HEAD. Is the art well thought out? Good art should have well formulated ideas behind it. The artist Hembrey, who I mentioned earlier, talks about the Grandma Test. The Grandma Test is very simple: if Hembrey couldn’t explain the art he was working on to his eighty-year-old grandmother in five minutes, then he needed to continue ironing out his ideas. I was once talking to a friend of mine who’s a great teacher--the best of the best--and he said that if you can’t explain a subject to a five year old, then you don’t truly understand that subject. It’s the same idea as the Grandma test. Are people outside your generation able to grasp what you are trying to say? Let’s attempt to apply this idea by looking at the artist Jackson Pollock. I’m picking Pollock for a very specific reason, and that is because the ideas behind Pollock’s work are very clear. I don’t actually like Pollock. I don’t prefer his aesthetic, but with that being said, I can still recognize that he has a well formulated idea or HEAD behind his work. Pollock’s main idea, his main obsession that consumed his artwork is actually a very simple one: art in motion, (The Art of Rivalry, Smee).  “On the canvas was not a picture, but an event,” Harold Rosenberg says in his article entitled “The American Action Painters”. When we look at Pollock’s work, we can see this action Rosenberg is talking about. Pollock splashed, dribbled, dripped, and flung paint onto his canvases. His paint not only depicts the motion of painting, but also the action which Pollock performed to make the mark on the canvas.


HEART. Does the work evoke an emotional response? There needs to be emotion behind the work, or it needs to evoke an emotion. To look at heart, we turn to a famous artist who wrote extensively on how he wished to convey emotion through his paintings: Vincent Van Gogh. We are very fortunate to know a great deal of what was going on in Van Gogh’s creative mind through the letter he wrote to his brother Theo. Of his own work, Van Gogh writes, “I want to make drawings that will touch people. Either in figure, or in landscape, I would like to express not something sentimentally melancholy, but sincere sorrow” (Van Gogh’s Letters, 45). In a later letter he writes, “There is something infinite about painting – I can’t quite explain it to you – but particularly for the expression of moods it is so wonderful. In colors there are hidden aspects of harmony or contrasts that cooperate automatically and don’t take sides,” (56).  This expression of mood and the thought behind a painting are often the most celebrated aspects of art, but yet there is more to art than head and heart.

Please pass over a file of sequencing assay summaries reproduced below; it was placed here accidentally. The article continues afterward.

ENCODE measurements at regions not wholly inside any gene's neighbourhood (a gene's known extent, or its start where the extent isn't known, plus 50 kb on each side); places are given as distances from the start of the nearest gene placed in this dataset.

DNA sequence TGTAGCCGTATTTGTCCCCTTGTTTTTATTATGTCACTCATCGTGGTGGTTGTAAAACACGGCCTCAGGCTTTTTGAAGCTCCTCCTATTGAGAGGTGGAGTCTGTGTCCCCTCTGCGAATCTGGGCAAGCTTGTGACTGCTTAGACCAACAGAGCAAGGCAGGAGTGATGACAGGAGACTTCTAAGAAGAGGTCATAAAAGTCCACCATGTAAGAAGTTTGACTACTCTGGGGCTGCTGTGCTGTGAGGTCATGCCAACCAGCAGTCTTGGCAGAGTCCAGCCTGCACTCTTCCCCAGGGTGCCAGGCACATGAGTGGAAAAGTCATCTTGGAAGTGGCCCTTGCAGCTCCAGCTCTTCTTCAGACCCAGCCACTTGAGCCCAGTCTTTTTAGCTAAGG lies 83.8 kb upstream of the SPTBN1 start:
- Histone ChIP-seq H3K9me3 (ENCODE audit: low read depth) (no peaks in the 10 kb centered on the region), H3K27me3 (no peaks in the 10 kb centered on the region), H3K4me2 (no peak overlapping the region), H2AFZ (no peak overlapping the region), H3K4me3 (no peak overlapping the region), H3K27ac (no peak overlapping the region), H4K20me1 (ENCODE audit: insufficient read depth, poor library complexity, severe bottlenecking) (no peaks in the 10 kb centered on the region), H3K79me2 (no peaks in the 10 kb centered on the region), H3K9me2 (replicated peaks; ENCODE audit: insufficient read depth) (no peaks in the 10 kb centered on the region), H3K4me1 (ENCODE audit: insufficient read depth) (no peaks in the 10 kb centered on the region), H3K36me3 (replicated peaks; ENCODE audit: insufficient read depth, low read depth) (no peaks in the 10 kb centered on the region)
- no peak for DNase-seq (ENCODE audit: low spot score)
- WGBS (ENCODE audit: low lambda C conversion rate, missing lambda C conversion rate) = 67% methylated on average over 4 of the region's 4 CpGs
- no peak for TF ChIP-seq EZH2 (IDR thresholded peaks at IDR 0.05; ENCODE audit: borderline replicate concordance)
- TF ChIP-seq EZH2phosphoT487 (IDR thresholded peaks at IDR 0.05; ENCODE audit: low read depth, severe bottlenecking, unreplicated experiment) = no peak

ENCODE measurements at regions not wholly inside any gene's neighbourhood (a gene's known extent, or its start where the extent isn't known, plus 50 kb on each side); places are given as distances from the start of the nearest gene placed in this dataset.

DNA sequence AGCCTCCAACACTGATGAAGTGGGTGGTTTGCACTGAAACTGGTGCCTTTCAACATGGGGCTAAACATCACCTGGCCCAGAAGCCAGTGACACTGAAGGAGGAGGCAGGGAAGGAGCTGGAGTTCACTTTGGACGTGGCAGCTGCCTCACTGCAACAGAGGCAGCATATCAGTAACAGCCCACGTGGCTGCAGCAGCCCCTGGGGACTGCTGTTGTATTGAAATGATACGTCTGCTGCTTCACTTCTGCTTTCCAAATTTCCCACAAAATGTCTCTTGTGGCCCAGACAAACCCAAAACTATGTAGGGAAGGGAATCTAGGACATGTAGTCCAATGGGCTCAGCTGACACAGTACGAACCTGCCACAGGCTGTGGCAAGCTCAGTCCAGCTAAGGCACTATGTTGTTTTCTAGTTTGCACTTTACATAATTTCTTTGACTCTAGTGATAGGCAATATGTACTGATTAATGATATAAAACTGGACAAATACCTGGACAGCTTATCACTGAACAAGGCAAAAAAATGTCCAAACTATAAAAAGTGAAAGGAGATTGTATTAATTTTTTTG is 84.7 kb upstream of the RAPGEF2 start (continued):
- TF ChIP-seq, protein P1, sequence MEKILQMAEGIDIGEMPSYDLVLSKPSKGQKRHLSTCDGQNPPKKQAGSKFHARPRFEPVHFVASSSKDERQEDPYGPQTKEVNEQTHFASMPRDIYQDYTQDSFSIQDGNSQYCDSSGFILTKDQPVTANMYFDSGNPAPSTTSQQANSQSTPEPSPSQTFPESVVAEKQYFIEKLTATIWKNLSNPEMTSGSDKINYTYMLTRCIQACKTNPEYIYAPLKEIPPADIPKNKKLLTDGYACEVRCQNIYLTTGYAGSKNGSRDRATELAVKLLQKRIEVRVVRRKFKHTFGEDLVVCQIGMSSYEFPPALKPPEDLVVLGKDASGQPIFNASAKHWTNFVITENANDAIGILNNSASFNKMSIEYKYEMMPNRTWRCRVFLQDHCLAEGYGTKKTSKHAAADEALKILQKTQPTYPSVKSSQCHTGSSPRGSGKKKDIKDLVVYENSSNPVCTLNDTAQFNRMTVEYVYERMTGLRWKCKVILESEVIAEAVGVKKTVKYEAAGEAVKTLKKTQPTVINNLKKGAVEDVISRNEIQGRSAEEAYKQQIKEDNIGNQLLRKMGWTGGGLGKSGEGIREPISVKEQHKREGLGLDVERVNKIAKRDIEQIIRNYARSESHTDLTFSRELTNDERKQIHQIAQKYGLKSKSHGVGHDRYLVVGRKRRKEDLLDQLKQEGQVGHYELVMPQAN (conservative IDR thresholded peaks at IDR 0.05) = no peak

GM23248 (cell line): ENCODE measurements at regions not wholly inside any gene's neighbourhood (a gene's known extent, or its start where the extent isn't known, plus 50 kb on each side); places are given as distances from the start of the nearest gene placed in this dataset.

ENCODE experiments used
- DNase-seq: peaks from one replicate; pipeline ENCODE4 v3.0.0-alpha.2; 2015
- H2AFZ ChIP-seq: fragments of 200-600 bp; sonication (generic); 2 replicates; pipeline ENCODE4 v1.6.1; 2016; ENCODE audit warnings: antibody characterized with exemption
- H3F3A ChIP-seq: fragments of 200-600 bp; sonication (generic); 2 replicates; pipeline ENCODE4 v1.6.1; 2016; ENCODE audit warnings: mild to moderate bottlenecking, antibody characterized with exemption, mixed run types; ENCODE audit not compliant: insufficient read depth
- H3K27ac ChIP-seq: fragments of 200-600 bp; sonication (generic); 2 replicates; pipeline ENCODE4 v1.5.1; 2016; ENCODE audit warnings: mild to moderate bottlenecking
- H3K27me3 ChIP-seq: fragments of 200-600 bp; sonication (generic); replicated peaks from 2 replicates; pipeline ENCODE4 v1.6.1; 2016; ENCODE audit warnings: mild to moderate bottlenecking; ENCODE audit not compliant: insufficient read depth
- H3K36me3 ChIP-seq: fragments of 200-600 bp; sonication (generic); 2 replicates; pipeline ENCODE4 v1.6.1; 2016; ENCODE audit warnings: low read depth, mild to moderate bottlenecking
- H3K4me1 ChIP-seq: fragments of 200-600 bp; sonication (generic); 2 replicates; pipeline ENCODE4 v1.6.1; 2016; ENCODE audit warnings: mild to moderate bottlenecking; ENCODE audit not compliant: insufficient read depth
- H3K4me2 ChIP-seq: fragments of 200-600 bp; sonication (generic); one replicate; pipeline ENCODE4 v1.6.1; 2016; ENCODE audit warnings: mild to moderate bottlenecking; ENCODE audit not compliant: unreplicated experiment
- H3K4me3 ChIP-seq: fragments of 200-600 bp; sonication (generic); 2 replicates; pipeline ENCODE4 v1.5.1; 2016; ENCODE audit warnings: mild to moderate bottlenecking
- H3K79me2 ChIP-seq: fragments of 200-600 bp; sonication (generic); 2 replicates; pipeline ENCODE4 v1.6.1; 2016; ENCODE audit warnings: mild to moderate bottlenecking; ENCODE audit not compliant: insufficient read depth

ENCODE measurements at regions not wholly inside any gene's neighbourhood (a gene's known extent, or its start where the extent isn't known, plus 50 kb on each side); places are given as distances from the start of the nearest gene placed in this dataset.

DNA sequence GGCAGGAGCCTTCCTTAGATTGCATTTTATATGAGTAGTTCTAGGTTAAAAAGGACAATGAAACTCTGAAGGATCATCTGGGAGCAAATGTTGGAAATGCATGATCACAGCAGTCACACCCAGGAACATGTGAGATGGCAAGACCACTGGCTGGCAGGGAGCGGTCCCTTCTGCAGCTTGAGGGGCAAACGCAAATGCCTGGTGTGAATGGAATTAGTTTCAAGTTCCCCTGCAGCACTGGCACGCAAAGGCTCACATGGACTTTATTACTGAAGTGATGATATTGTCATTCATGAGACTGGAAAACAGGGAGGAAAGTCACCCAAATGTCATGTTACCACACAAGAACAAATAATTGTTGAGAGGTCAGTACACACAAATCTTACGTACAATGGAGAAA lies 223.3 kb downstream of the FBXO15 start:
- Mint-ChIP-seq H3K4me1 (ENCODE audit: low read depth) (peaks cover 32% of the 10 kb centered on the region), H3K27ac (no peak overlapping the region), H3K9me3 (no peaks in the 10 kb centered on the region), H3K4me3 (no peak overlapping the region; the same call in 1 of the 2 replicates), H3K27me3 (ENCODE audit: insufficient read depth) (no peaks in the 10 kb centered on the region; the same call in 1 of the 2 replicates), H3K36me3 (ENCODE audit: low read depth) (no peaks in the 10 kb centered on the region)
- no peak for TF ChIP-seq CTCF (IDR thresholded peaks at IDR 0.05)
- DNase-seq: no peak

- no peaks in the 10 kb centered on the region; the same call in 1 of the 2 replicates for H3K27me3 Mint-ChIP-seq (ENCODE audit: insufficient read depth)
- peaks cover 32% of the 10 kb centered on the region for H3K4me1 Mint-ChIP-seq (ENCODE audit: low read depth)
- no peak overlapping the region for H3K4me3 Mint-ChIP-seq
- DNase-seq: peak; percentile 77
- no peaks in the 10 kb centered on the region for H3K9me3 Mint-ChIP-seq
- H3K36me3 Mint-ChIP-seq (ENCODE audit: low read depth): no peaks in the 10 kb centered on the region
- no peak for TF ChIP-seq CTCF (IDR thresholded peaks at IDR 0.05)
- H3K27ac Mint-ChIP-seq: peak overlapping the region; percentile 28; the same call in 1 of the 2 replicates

HAND. This the last of the three qualifiers that I’ve given. Is it well made? Is it well crafted? Is there a demonstration of skill in the artwork?  A great example of head, heart, and hand comes from one of my favorite artists, Kathe Kollwitz. Kollwitz led a dimensional life: she was not only an artist but also a mother and a wife. She worked alongside her husband, who was a doctor, as a helper during a very turbulent time in Germany’s history. She lived from 1867-1945, living through revolutions, rebellions, and World Wars. She first hand experienced a great loss: her young son Peter was killed at the beginning of the First World War. We see this pain Kollwitz experienced from losing her son expressed in her art. In her etchings especially, her grief is carved into the viewers eyes. We see here that she has a well-formulated idea, the loss of a child is an overwhelming grief. We see the emotion behind the work clearly, and we also see that it is well-made (Kollwitz masterfully has depicted the human form). 



When I discuss art, I use this rubric. I change it slightly from Saint Francis (or whoever). Okay art has one of the parameters: it’s either got the head or the heart or the hand. Good art will check two of the boxes. Maybe it’s well thought out and well crafted, but lacks any emotion. Then, there’s great art. The really great stuff that will get all three. This art will have great emotion, great workmanship, and great ideas.



Bibliography


Gogh, Vincent van, et al. Van Gogh's Letters: the Mind of the Artist in Paintings, Drawings and Words, 1875-1890. Black Dog & Leventhal, 2010.


Hembrey, Shea. “How I Became 100 Artists.” TED2011. TED2011, Mar. 2011.


Kollwitz, Kathe. Woman with Dead Child. 1903.


Lunday, Elizabeth, and Mario Zucca. Secret Lives of Great Artists: What Your Teachers Never Told You about Master Painter and Sculptors. Quirk Books, 2008.


Pollock , Jackson. Watery Paths. 1947.


Rosenberg, Harold. “The American Actions Painters.” Art News, Dec. 1952.


Van Gogh , Vincent. Wheatfield with Crows . 1890, Van Gogh Museum.